According to a study by McKinsey & Company, the construction industry has been slower than others in adopting digitalisation. Despite this, it is predicted that the use of AI in the construction industry will become increasingly important over the coming years. Research Dive anticipates that the global AI in construction market could generate revenues in excess of $2.3bn by 2026.

    Managing risk to maximise your reward

    Construction projects are incredibly complex and require highly skilled workers to get them over the line. The balance between use of humans and AI needs to be carefully considered, alongside their risk profiles, to maximise the practical and financial opportunities for the industry.

    It is essential before implementing new tech such as AI that the legal, regulatory and practical risks are fully understood and mitigated: Ownership: It is crucial to establish at an early stage who will own the data, know-how or other intellectual property derived from the new technology, and who will take responsibility for its commercialisation.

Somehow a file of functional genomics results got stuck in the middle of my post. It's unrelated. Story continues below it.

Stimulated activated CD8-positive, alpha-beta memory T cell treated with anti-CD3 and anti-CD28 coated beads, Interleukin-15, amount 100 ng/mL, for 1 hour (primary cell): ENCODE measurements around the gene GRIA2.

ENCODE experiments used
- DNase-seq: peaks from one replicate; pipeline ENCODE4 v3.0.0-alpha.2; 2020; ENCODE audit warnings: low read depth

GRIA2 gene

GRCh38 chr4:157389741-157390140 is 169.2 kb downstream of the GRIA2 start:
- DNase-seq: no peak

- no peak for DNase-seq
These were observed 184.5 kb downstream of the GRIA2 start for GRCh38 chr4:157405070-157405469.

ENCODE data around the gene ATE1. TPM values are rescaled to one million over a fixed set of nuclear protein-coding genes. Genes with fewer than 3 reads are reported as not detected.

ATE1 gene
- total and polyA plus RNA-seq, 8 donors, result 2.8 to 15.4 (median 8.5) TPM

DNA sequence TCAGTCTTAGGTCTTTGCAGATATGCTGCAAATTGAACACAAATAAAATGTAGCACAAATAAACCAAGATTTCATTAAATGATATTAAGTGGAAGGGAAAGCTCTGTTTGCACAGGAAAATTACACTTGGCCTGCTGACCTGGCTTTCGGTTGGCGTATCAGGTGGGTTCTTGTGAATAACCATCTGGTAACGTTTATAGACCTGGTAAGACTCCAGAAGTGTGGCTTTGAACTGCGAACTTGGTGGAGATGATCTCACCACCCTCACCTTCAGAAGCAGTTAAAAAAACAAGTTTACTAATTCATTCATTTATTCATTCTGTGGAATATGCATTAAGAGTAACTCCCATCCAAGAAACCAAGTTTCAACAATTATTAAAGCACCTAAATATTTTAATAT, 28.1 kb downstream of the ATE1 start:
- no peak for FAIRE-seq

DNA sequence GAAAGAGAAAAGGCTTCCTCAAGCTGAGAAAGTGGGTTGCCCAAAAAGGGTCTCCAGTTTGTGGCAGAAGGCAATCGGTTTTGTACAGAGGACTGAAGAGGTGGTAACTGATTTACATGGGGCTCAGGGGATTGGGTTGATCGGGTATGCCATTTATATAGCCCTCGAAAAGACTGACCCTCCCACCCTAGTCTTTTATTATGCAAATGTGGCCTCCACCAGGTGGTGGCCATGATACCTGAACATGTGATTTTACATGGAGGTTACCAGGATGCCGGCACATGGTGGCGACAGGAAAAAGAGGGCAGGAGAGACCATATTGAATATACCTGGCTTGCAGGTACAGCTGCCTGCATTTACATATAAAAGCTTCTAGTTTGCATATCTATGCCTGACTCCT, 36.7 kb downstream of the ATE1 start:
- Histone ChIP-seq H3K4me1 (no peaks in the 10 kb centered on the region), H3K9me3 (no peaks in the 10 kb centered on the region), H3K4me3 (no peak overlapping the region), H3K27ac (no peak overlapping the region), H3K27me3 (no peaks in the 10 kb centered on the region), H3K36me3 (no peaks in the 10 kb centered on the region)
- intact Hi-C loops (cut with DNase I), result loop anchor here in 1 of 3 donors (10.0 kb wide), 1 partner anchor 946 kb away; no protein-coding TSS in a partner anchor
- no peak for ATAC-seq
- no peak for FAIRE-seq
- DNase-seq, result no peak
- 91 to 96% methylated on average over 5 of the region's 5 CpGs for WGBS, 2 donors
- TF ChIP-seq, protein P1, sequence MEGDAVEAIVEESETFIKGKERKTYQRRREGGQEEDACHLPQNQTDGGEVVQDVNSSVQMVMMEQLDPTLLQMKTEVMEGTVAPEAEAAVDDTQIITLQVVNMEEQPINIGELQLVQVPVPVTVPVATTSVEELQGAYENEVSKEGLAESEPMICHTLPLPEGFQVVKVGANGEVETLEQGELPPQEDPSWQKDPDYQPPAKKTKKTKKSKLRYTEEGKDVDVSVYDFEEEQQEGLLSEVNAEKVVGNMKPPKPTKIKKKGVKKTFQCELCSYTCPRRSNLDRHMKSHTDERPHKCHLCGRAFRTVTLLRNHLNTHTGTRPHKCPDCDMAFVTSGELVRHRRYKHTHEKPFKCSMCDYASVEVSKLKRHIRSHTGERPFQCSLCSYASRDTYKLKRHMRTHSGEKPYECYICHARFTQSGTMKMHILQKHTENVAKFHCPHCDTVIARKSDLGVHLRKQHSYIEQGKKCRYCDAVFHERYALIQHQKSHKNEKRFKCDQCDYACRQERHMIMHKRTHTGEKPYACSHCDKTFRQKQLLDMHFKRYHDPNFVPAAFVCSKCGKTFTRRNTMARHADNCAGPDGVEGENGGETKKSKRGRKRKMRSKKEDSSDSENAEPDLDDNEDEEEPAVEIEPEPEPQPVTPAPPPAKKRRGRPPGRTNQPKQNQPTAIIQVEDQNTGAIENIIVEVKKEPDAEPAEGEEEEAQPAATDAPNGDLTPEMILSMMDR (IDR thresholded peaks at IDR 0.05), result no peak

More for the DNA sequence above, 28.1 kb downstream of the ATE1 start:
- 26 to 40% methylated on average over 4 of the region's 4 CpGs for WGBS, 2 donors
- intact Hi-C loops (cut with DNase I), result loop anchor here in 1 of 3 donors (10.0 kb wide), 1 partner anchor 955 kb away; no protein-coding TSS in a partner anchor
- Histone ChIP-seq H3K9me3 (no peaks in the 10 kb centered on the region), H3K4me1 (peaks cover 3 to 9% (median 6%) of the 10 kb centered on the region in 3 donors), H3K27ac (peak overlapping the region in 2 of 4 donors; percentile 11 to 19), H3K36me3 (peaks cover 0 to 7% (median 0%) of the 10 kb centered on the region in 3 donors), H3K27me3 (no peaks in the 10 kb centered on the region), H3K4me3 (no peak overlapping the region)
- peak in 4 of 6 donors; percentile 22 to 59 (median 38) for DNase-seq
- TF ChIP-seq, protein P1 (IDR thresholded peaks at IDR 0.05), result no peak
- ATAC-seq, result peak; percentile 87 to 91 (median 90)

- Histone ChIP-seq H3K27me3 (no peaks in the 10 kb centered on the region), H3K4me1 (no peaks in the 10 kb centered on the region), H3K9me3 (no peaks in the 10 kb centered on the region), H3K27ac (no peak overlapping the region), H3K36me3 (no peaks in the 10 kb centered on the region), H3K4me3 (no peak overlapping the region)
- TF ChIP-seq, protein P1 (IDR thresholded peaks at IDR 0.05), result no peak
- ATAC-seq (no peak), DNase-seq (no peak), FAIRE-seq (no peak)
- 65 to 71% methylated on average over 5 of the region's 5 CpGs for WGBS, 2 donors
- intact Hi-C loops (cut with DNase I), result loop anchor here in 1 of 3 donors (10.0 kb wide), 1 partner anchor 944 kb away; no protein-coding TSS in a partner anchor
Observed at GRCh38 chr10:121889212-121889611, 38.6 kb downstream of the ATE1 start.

Clients, contractors and sub-contractors often partner with software development companies or start-ups in the race to harness the benefits of AI in the construction industry. This can lead to disputes over the ownership of commercially valuable technologies, particularly where a party has contributed significant sums to the cost of the project, only to find that they do not have appropriate rights in the end product.

    Data protection: In order to adapt, machine learning requires large datasets to analyse and train upon. Some implementation models allow users to effectively "rent" a dataset upon which to train their own systems. Other users prefer to insource their systems, or use AI as a service. In any event, care must be taken before collecting, sharing and processing personal data.